Ultimate bliss! Brush hogging the fields! It's that time of year again when the pastures transform from once green fields to dried-out ragged messes.
Brush hogging is definitely a step up from lawn mowing. After all, we do take a significant step up when we climb into the tractor seat. Plus, that extra height enhances the view.
This week two of the pastures have undergone the brush hog manicure, and it's been sheer delight going round and round those fields, knocking down grass and just plain enjoying the abundant rural scenery.
The process will probably enhance grazing for the horses too. They can actually find their grass without wading through a jungle.
Anyway, it's tidy-up time around the place, and I'm enjoying the projects, one of which is painting the fences. That project will be ongoing and dependent upon when I have a few extra dollars to purchase paint.
Obviously, from the turkey scenes below, the barnyard fences could use a little whitewashing. Some day we may even replace those boards that the horses ate when they weren't out in their pastures.
An electric wire, turned on from time to time, has halted the total destruction of the barnyard boards.
It's not too often that I even notice that gobbled up section on the northwest side, but when a gobbler of the two-legged variety was perched up there this morning, those tooth-formed ridges are hard to miss.
The turkeys didn't stay long, but they did hang around long enough for me to document their visit.
I love the sight of apple trees in the early evenings during this time of year. This one over on North Kootenai Road takes me back to another tree with many memories.
That particular tree stood out in our pasture/hay field at our farm on North Boyer Road. It wasn't far from the fence separating us from the Senft, Bidwell, Alton, Crape place. Heck, I think even Dave Lewis may have owned that piece for a time.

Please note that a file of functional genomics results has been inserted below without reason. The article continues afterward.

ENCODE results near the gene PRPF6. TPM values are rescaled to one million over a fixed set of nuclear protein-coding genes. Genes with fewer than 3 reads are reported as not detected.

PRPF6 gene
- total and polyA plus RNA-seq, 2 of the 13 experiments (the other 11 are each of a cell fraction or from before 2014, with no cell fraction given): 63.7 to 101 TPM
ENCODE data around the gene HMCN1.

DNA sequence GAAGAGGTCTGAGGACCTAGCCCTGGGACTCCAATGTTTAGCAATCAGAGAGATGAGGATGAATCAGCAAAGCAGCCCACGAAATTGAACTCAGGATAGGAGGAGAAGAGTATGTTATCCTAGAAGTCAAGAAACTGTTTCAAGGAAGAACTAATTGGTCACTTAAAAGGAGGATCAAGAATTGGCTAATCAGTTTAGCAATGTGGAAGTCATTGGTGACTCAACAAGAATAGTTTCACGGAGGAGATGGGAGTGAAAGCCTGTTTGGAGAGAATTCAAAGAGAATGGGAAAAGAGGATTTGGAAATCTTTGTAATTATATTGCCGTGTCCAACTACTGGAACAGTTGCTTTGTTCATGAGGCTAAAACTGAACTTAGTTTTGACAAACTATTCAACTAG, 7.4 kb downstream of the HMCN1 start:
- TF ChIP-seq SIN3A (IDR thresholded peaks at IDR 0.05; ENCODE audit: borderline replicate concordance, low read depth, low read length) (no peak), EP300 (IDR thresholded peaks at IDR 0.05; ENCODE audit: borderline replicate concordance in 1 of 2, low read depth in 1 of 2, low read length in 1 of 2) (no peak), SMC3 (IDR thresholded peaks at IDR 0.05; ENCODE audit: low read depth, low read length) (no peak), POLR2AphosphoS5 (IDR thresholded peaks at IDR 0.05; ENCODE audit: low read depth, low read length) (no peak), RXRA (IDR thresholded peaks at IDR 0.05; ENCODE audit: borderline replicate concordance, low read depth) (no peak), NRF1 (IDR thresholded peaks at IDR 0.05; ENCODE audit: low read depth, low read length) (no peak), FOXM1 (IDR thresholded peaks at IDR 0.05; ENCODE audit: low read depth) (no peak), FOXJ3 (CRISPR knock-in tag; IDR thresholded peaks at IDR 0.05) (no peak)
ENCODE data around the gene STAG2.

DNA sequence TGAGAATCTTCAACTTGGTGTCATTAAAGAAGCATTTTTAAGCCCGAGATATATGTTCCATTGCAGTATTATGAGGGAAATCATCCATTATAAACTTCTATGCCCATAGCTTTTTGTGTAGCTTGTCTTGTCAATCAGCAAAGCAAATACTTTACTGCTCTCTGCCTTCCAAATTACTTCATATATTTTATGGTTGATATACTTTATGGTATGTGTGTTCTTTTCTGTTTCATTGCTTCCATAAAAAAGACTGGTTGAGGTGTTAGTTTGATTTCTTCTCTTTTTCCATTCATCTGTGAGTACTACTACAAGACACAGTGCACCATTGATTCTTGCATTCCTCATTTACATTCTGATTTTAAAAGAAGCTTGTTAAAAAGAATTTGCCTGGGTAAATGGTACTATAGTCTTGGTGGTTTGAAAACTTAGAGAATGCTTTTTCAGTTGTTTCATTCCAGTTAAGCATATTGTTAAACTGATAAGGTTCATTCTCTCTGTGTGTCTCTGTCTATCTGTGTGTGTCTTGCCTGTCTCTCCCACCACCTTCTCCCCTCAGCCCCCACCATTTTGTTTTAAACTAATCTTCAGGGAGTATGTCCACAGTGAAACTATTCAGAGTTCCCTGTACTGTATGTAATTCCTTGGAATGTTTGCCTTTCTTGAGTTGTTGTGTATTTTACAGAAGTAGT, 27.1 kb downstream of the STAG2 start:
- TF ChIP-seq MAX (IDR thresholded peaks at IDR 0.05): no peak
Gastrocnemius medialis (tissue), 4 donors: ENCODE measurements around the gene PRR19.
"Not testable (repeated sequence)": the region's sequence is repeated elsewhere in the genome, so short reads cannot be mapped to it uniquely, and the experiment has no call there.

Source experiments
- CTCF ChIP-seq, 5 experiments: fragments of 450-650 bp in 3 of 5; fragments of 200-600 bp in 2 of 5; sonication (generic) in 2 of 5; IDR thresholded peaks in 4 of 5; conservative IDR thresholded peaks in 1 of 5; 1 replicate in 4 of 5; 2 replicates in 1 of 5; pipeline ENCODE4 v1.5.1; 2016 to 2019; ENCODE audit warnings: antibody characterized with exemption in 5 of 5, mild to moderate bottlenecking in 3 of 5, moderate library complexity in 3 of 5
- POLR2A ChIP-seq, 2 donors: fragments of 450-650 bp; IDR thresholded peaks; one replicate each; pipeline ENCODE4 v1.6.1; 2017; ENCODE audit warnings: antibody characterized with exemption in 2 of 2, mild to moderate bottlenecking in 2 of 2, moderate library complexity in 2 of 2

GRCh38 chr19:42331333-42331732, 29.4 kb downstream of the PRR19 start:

Anyway, when fall came, we'd take buckets and ladders out to the tree and start the picking. Some years it was loaded; some years not.
Regardless of its annual bounty, the tree served a dual purpose----apples and shade. Many images of Hereford cows chewing their cuds or horses taking naps beneath the tree swirl around in the recesses of my mind.
The tree is long gone as is pretty much every other reminder of our farm, so any time I see a scene like the North Kootenai Road fruit tree, memories of another time come floating back.
I think apple trees probably do that for a lot of folks.
And, another throwback: first photo of Mr. Liam Love, taken shortly after we picked him up from his birthplace at a farm in Hunters, Wash in November 2015.
His first trip, even before coming to the Lovestead: to Lake Roosevelt, just a few miles away from his first home.
On close inspection, viewers may detect a little slobber cascading from Liam's lips. Little guy had a rough start in the car, losing his breakfast a couple of times.
I think that uncomfortable experience will stick with him the rest of his life because he likes to get in a vehicle, but whimpers a lot whenever we park.
Since that time, Liam Love and Ma and Pa Love have gone through a lot together, including eaten furniture, chewed up quilts and comforters and a whole lot of new fence construction to keep Liam safe.
He has survived his early youth, as have we.
Today marks a significant day for Mr. Liam, as he's going to school. In addition to his occasional visits out to Curlesses for herding lessons, Liam is gonna give agility a try.
He doesn't know that yet, but I don't think we'll have to spend too much time encouraging him, once he sees all the fun he can add to his athletic repertoire.
We're thinking that Liam will probably enjoy his new adventure, especially because he'll be learning along with another Border Collie named Ben.
So, it's an exciting day, thinking about the fun experience ahead.
As I type, the squirrel chorus is louder than usual outside the window. At least a couple of pine squirrels have appeared out in the yard over the past few days, even coming to the feeder, which is normally occupied by town squirrels.
Bill is sure hoping they'll clean up all the acorns under the oak tree. I'm sure they'll do their best.
Finally, today is the Blogfather's last day on the job at the Spokesman-Review newspaper.
Dave Oliveria: through your Huckleberries column you have sparked many a lively conversation, inspired a lot of folks and provided a daily pulse for what's going on in North Idaho.
To say we'll miss all that is an understatement as is sending you best wishes for a happy retirement. You will be missed AND you will be happy! No doubt about it!
Good luck and many thanks. Now go have fun with your golden years!